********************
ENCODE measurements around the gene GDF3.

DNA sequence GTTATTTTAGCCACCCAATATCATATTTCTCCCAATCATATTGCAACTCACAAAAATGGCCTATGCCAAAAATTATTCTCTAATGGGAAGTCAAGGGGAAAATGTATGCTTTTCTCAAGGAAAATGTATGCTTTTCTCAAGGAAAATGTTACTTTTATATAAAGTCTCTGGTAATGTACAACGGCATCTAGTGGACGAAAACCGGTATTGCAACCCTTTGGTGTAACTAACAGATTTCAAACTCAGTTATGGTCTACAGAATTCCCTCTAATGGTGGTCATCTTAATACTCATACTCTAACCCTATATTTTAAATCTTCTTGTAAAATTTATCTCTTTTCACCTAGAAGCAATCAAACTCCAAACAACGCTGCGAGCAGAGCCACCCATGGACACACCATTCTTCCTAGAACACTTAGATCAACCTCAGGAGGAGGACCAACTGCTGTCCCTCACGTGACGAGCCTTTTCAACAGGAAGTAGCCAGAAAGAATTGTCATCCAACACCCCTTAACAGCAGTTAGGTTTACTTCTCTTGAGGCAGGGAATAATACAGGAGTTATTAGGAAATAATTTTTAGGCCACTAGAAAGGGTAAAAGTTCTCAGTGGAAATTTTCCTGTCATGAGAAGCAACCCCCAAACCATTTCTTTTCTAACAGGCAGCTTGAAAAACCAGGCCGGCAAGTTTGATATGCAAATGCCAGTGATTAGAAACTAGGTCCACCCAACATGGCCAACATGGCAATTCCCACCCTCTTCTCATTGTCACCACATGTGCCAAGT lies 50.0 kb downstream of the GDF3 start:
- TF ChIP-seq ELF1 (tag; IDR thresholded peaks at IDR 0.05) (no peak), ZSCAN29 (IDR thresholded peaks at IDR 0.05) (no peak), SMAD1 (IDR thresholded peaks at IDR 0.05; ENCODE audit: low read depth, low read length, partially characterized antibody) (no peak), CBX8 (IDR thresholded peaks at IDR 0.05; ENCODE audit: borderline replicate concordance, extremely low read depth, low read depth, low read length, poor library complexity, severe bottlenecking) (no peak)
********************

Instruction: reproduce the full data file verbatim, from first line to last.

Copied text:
ENCODE measurements around the gene GDF3.

DNA sequence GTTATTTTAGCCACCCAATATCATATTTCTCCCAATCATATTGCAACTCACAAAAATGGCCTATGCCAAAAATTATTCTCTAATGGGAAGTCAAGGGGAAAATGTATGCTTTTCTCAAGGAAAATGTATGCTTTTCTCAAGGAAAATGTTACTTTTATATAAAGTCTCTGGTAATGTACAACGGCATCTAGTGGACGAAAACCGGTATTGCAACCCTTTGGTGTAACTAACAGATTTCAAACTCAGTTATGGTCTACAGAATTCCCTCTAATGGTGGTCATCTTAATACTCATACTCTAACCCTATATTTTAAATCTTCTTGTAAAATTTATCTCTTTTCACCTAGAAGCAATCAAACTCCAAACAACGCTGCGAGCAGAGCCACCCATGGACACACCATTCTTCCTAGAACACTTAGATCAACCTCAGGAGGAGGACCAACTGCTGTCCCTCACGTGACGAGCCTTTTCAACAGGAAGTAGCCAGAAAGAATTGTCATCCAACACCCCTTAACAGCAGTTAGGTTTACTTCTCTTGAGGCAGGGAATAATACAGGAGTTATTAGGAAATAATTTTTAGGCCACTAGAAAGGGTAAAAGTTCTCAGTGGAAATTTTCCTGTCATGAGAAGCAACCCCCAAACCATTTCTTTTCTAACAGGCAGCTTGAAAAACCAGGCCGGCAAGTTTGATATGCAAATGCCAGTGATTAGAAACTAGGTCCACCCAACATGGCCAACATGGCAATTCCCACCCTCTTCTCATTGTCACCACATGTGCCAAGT lies 50.0 kb downstream of the GDF3 start:
- TF ChIP-seq ELF1 (tag; IDR thresholded peaks at IDR 0.05) (no peak), ZSCAN29 (IDR thresholded peaks at IDR 0.05) (no peak), SMAD1 (IDR thresholded peaks at IDR 0.05; ENCODE audit: low read depth, low read length, partially characterized antibody) (no peak), CBX8 (IDR thresholded peaks at IDR 0.05; ENCODE audit: borderline replicate concordance, extremely low read depth, low read depth, low read length, poor library complexity, severe bottlenecking) (no peak)